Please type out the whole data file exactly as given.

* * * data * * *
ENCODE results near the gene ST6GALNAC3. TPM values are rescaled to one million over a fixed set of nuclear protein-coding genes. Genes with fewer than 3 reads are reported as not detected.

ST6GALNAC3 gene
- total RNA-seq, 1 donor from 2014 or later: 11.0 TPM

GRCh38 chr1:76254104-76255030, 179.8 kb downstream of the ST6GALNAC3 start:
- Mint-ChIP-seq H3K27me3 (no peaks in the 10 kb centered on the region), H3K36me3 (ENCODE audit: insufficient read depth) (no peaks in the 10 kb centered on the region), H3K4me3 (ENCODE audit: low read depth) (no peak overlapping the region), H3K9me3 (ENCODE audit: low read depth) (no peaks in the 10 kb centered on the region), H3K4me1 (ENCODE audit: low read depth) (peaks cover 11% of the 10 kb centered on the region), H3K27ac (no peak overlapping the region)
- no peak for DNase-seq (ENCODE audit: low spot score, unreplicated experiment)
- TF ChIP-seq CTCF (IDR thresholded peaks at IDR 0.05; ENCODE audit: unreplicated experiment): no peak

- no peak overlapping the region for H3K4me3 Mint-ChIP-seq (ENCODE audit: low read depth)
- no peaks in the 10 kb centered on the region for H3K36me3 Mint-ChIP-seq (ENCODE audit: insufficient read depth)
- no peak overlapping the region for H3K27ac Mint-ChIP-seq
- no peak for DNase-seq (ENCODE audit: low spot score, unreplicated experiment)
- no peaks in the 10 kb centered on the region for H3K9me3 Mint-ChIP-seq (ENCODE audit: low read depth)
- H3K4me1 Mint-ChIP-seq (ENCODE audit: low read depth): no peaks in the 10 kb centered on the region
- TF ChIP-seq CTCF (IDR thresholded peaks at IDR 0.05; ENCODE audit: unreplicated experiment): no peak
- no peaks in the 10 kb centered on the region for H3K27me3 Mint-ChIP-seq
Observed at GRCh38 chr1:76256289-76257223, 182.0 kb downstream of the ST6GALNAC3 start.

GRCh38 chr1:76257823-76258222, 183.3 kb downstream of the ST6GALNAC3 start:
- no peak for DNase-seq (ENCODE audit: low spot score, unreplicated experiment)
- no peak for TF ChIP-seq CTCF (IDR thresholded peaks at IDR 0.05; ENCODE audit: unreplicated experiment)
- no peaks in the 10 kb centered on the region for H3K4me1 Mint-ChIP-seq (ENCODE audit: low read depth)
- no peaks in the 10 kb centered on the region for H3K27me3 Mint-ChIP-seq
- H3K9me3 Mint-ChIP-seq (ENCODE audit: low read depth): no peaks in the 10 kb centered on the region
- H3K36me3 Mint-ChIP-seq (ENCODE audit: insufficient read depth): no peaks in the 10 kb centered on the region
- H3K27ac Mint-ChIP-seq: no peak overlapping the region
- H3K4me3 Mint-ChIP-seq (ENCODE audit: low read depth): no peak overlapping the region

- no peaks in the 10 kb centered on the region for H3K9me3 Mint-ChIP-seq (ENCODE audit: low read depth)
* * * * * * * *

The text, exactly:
ENCODE results near the gene ST6GALNAC3. TPM values are rescaled to one million over a fixed set of nuclear protein-coding genes. Genes with fewer than 3 reads are reported as not detected.

ST6GALNAC3 gene
- total RNA-seq, 1 donor from 2014 or later: 11.0 TPM

GRCh38 chr1:76254104-76255030, 179.8 kb downstream of the ST6GALNAC3 start:
- Mint-ChIP-seq H3K27me3 (no peaks in the 10 kb centered on the region), H3K36me3 (ENCODE audit: insufficient read depth) (no peaks in the 10 kb centered on the region), H3K4me3 (ENCODE audit: low read depth) (no peak overlapping the region), H3K9me3 (ENCODE audit: low read depth) (no peaks in the 10 kb centered on the region), H3K4me1 (ENCODE audit: low read depth) (peaks cover 11% of the 10 kb centered on the region), H3K27ac (no peak overlapping the region)
- no peak for DNase-seq (ENCODE audit: low spot score, unreplicated experiment)
- TF ChIP-seq CTCF (IDR thresholded peaks at IDR 0.05; ENCODE audit: unreplicated experiment): no peak

- no peak overlapping the region for H3K4me3 Mint-ChIP-seq (ENCODE audit: low read depth)
- no peaks in the 10 kb centered on the region for H3K36me3 Mint-ChIP-seq (ENCODE audit: insufficient read depth)
- no peak overlapping the region for H3K27ac Mint-ChIP-seq
- no peak for DNase-seq (ENCODE audit: low spot score, unreplicated experiment)
- no peaks in the 10 kb centered on the region for H3K9me3 Mint-ChIP-seq (ENCODE audit: low read depth)
- H3K4me1 Mint-ChIP-seq (ENCODE audit: low read depth): no peaks in the 10 kb centered on the region
- TF ChIP-seq CTCF (IDR thresholded peaks at IDR 0.05; ENCODE audit: unreplicated experiment): no peak
- no peaks in the 10 kb centered on the region for H3K27me3 Mint-ChIP-seq
Observed at GRCh38 chr1:76256289-76257223, 182.0 kb downstream of the ST6GALNAC3 start.

GRCh38 chr1:76257823-76258222, 183.3 kb downstream of the ST6GALNAC3 start:
- no peak for DNase-seq (ENCODE audit: low spot score, unreplicated experiment)
- no peak for TF ChIP-seq CTCF (IDR thresholded peaks at IDR 0.05; ENCODE audit: unreplicated experiment)
- no peaks in the 10 kb centered on the region for H3K4me1 Mint-ChIP-seq (ENCODE audit: low read depth)
- no peaks in the 10 kb centered on the region for H3K27me3 Mint-ChIP-seq
- H3K9me3 Mint-ChIP-seq (ENCODE audit: low read depth): no peaks in the 10 kb centered on the region
- H3K36me3 Mint-ChIP-seq (ENCODE audit: insufficient read depth): no peaks in the 10 kb centered on the region
- H3K27ac Mint-ChIP-seq: no peak overlapping the region
- H3K4me3 Mint-ChIP-seq (ENCODE audit: low read depth): no peak overlapping the region

- no peaks in the 10 kb centered on the region for H3K9me3 Mint-ChIP-seq (ENCODE audit: low read depth)